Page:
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Tuesday, January 6, 2015

10 Plants to Grow to Help the Bees

Thank you The Graphics Fairy for the vintage bee image.

If you need something from
always give that person a way to hand it to  you. 

-Sue Monk Kidd-

The Secret Life of Bees 

Thank you, so much, for coming by to visit today.  This is my 50th post and I am thrilled that you are here. I can hardly believe that we have come this far! The blog has had over 4000 views and I am quite humbled by it all.  Thank you, thank you, thank you. 

There has been another milestone too!  The first book from the little free library was sent out and it was one of my very favorites:  The Secret Life of Bees by Sue Monk Kidd.  It is a coming of age story but much more than that.  The unconditional love of others, the power of forgiveness and the way that life and love intertwine with the way that bees work together makes a powerful statement.  If you have not read it yet, I hope you put it on your reading list. 

I'm sure you have heard in the news about the difficulty honeybees are having these days.  We will be expanding our hives this year to do our part to help.  One of the things you can do is to plant bee friendly plants in your garden or flower beds this spring.  If you are like me, you are already looking forward to it.  

10 Plants that Help Bees    
  • Bee Balm - This is a favorite of bees and hummingbirds and makes a nice tea for the gardener too. 
  • Borage - This plant has a perfect blue flower that is beautiful in a salad and tastes like cucumber.  The plant blooms over a very long season and provides a lot of nectar for the bees and butterflies too. 
  • Catnip - The plant adored by cats, bees and butterflies but not by deer makes a pretty good tea for you too. 
  • Cilantro - Homemade salsa is just one reason to grow this herb that also provides abundant nectar for bees and butterflies.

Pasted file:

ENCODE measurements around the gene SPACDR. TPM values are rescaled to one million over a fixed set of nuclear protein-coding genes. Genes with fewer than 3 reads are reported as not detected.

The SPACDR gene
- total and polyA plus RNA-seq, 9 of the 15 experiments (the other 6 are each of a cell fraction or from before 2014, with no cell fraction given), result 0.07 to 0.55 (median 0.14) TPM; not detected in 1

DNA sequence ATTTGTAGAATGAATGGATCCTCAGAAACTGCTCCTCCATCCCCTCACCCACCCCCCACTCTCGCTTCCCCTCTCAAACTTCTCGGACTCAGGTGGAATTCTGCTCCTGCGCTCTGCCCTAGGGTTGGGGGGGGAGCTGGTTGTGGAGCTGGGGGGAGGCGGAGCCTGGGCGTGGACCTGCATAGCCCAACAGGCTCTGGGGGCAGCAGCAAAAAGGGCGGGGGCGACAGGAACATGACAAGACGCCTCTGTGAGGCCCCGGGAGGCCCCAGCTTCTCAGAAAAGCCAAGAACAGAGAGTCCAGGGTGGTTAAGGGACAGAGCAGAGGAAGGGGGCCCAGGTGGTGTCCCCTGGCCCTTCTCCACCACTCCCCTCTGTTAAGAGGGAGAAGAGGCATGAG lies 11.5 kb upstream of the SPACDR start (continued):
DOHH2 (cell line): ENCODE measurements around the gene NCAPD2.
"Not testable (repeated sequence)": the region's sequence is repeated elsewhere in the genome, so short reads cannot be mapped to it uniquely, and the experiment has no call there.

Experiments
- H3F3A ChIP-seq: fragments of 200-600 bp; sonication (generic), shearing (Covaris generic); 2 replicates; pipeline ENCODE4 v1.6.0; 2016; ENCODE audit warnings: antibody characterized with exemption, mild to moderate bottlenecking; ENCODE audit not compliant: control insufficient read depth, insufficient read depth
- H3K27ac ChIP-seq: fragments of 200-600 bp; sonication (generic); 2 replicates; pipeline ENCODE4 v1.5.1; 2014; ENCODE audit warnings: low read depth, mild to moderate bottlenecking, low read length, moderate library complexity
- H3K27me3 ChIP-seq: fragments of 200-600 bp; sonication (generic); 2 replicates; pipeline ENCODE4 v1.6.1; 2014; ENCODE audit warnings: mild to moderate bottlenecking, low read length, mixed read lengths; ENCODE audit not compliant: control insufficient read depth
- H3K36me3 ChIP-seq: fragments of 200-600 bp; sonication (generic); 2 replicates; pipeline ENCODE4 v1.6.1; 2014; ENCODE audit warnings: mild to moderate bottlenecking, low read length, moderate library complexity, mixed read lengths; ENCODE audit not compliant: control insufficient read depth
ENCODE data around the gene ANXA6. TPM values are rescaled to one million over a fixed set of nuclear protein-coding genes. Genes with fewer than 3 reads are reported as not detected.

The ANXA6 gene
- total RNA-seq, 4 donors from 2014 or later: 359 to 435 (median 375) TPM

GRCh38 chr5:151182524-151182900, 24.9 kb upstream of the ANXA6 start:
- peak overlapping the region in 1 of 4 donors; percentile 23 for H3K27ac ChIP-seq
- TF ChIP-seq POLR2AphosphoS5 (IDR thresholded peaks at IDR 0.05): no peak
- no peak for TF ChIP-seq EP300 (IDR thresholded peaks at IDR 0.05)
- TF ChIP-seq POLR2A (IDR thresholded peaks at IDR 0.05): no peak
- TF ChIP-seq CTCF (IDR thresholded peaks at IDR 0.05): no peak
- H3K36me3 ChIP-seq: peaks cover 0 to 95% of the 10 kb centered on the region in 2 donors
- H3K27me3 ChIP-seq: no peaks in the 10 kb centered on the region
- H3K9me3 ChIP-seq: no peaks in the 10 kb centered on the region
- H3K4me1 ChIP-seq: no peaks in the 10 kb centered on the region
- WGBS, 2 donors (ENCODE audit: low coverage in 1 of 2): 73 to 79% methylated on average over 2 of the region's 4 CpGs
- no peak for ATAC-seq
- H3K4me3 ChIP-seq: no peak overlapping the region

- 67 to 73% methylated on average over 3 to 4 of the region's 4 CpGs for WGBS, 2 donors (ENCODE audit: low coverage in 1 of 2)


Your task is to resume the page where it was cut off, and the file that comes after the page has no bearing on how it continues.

• Fennel - This is a truly versatile plant for your garden so plant more than one. You can use the seeds for seasoning, the leaves for tea, the bulb for a vegetable and it is good for the bees too. 
  • Lavender - Bees adore this plant.  Plus you can use it in your homemade body care products or to provide a lovely scent in your home.  
  • All the mints - With more than 7000 different species in this family, you can plant several and have a constant succession of blooming mints for your own use and to feed your bees. 
  • Rosemary - This plant is another great love of pollinators of all kinds plus it flavors your Sunday Roast Chicken perfectly! 
  • Sage - Next time you want to use sage, go pick some fresh from your garden.  You will be amazed at the difference from the dried sage you get in a tin at the grocery.  The bees know it is better too. :) 
  • Thyme - Bees adore the tiny pink flowers of this plant and you will adore it  too in a marinade for those items you will grill this summer.   
Grow the herbs for your own use and let them also flower to provide the nectar that bees needs for nourishment.  Bees also need water so include a bird bath, fountain or other water source to help. 

Try to group the bee-friendly plants together with different blooming periods to extend the usefulness to your bees.  Bees need to eat all throughout spring, summer and autumn and then will get nourishment from the stores in the hive all winter. 

Which herbs interest you most to grow for your own use but also for the use of the bees and other pollinators that choose to visit your garden?  Remember, it doesn't have to be a whole garden!  It can be a flower bed or even one potted plant on your porch, patio or deck. 

 If each one of us would plant just one, we all would be healthier for it.  Let me know in the comments what you  plan to plant this year.  

As Sue Monk Kidd said, "Every little thing wants to be loved." Let's show our love this year and plant just one thing more for the bees.  

Tomorrow will be another day in the garden and I'll review even more herbs to consider growing this year. I'll also include a couple of dried seasoning mixes I like to make which also make nice gifts.  

If you have not grown herbs before, you will be so surprised how easy they are to grow and better yet, how much better they make your simple recipes taste.  I hope to see you then.  

Peace be with you, 

Star Schipp

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